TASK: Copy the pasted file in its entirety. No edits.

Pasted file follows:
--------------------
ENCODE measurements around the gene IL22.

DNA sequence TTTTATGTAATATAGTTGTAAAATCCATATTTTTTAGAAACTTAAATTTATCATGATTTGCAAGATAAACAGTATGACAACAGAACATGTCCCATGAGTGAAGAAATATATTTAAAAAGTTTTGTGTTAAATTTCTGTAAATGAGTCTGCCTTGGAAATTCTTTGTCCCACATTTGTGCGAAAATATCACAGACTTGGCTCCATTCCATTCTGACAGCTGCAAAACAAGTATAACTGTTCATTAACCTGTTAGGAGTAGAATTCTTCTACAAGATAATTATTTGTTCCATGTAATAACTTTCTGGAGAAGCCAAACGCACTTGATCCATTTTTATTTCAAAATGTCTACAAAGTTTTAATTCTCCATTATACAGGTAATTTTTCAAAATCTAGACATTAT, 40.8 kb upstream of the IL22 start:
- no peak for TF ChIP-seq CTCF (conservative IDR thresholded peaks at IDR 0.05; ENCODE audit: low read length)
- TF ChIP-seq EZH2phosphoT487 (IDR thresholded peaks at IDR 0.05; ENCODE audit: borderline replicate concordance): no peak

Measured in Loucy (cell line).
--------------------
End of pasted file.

ENCODE measurements around the gene IL22.

DNA sequence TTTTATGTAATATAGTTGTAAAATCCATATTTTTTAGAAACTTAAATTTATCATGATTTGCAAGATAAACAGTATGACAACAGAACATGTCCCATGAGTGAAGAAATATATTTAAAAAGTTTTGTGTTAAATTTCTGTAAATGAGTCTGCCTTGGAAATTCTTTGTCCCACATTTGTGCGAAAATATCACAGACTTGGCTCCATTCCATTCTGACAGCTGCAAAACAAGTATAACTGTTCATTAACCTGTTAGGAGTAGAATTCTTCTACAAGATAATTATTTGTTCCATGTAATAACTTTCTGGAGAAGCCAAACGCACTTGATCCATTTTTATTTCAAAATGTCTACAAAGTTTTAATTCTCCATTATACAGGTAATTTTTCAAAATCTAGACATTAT, 40.8 kb upstream of the IL22 start:
- no peak for TF ChIP-seq CTCF (conservative IDR thresholded peaks at IDR 0.05; ENCODE audit: low read length)
- TF ChIP-seq EZH2phosphoT487 (IDR thresholded peaks at IDR 0.05; ENCODE audit: borderline replicate concordance): no peak

Measured in Loucy (cell line).